Yes, Angus is still there (indeed he is the sole remaining original member). To most he is the star of the band and always was, even when Bon Scott stood alongside him. The perpetual schoolboy defines AC/DC’s image.
It was Malcolm, however who defined AC/DC’s sound. The band is, first and foremost, a rhythm machine: Malcolm’s distinctive chop is inextricable to their identity. While Angus is a thrilling soloist (at least on those early records where his breaks are mostly short, sharp and shocking), Malcolm was all accent, drive and reinforcement.
Rolling Stone said in 1980 that “the AC/DC sound is nothing more and nothing less than aggressively catchy song hooks brutalized by a revved-up boogie rhythm, Malcolm’s jackhammer riffing, Angus’ guitar histrionics and Johnson’s bloodcurdling bawl.”
In the book “The Youngs: The Brothers Who Built AC/DC” by Jesse Fink, Angus Young said the formula worked. “We’ve got the basic thing kids want,” he said. “They want to rock and that’s it. They want to be part of the band as a mass. When you hit a guitar chord, a lot of the kids in the audience are hitting it with you. They’re so much into the band they’re going through all the motions with you. If you can get the mass to react as a whole, then that’s the ideal thing. That’s what a lot of bands lack, and why the critics are wrong.”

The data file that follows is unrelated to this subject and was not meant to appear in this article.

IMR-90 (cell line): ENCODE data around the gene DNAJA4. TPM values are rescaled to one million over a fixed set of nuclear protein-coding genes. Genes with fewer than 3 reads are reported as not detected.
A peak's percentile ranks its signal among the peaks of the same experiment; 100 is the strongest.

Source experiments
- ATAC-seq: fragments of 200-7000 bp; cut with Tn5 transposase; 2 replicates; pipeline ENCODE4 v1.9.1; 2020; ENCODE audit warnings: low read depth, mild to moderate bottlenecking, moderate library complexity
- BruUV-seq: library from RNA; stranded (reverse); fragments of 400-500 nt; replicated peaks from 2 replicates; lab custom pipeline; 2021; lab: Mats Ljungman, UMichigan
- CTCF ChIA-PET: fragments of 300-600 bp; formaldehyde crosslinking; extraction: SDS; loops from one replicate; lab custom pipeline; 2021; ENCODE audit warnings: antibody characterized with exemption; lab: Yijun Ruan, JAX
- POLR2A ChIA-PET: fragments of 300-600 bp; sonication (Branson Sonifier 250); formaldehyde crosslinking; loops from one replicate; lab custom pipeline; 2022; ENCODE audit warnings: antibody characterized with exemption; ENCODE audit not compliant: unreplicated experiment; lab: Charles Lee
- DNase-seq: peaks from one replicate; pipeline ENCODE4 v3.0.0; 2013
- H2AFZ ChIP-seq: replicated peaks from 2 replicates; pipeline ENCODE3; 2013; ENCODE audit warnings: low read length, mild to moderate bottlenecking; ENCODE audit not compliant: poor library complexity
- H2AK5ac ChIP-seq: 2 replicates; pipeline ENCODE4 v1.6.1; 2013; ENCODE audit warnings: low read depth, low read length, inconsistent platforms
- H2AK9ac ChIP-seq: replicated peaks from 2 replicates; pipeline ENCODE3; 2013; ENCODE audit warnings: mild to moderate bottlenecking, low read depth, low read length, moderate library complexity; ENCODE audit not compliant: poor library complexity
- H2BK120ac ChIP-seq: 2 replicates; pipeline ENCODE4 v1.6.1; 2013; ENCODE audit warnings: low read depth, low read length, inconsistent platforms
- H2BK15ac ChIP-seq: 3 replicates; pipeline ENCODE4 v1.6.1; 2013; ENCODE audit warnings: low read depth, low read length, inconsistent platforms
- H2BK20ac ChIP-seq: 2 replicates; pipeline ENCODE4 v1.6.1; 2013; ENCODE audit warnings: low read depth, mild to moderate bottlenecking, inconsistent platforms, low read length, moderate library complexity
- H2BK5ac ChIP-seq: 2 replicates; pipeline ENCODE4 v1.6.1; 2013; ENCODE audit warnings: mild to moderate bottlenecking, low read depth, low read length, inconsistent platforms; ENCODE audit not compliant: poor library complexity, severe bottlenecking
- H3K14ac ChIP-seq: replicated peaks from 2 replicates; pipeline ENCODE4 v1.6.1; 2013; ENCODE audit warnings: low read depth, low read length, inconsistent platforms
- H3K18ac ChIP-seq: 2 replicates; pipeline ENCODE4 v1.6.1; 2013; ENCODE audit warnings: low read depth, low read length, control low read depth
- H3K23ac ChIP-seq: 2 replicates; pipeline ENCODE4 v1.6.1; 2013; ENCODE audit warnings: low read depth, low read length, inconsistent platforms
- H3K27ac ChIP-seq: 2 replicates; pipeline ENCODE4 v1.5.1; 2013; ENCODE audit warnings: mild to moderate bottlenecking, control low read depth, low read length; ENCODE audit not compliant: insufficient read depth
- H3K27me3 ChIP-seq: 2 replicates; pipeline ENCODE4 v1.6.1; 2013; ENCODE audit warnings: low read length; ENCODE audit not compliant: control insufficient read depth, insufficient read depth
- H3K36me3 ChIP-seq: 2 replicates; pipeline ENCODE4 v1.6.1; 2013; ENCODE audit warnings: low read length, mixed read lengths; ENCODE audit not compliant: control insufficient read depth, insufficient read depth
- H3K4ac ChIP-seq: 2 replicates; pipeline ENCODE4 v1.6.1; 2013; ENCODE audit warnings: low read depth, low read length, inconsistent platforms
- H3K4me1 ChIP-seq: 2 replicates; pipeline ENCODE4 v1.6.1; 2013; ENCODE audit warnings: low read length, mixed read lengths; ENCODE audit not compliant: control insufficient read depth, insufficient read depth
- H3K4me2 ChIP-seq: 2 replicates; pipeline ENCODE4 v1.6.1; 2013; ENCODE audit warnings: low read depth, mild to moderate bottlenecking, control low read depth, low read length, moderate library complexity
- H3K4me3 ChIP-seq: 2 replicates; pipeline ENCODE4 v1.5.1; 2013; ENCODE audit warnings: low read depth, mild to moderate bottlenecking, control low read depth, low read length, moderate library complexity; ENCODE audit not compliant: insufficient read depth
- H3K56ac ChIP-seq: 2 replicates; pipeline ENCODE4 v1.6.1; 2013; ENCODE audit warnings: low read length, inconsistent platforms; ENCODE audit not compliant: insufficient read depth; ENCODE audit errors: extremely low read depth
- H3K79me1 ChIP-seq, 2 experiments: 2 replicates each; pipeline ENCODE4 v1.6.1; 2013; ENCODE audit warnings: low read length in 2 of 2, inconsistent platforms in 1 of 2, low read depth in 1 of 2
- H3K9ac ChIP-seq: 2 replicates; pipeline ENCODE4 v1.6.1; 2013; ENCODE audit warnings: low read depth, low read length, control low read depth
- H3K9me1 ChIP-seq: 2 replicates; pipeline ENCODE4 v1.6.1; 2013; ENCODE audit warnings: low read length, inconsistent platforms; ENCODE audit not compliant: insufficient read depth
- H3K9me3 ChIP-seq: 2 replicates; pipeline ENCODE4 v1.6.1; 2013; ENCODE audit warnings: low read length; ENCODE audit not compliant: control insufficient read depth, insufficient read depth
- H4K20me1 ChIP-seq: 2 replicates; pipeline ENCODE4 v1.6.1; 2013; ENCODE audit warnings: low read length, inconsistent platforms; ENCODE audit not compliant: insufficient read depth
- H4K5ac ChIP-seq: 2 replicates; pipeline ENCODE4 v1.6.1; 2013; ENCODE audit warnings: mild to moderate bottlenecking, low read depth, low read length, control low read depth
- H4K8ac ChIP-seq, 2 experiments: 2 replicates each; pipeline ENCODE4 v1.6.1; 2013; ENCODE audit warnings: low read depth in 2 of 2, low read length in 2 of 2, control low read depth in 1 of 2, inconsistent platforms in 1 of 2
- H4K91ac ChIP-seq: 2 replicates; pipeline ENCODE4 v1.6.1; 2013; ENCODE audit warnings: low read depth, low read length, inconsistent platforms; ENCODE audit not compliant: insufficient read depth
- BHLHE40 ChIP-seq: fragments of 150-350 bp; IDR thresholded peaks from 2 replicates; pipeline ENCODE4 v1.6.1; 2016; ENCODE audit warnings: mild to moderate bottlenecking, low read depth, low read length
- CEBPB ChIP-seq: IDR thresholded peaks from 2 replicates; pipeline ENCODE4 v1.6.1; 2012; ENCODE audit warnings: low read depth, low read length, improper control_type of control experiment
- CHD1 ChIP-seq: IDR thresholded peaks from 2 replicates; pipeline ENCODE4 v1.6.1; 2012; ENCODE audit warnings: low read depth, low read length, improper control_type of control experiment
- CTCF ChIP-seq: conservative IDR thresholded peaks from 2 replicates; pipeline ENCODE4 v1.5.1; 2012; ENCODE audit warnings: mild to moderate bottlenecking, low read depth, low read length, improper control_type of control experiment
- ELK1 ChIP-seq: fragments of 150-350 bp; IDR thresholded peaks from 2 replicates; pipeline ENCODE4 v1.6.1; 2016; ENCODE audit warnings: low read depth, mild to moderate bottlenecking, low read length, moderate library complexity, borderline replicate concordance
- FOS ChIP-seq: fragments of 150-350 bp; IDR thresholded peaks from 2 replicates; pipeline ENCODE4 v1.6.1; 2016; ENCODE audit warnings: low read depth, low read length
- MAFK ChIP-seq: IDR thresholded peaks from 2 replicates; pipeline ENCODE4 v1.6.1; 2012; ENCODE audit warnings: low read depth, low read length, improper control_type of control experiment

AC/DC’s infectious, driving sound stretched further than rock arenas. The song “Shoot to Thrill” was heard in the film “The Avengers,” ”Back in Black” made it into “The Muppets,” ”Dirty Deeds Done Dirt Cheap” was played in “Bridesmaids” and their songs were included in the “Iron Man” franchise. On TV, the band’s music was heard in everything from “Top Gear,” the “Hawaii Five-0” reboot, “Glee,” ”CSI: Miami” and “The Voice.”
Though the band championed good-natured hell-raising, it had to weather suggestions in the 1980s that they were a threat to the moral fabric of society. There were rumors the band’s name stood for Anti-Christ/Devil’s Children and many were shocked when it was learned that serial murderer and rapist Richard Ramirez identified himself as a fan and left an AC/DC baseball cap behind at a crime scene.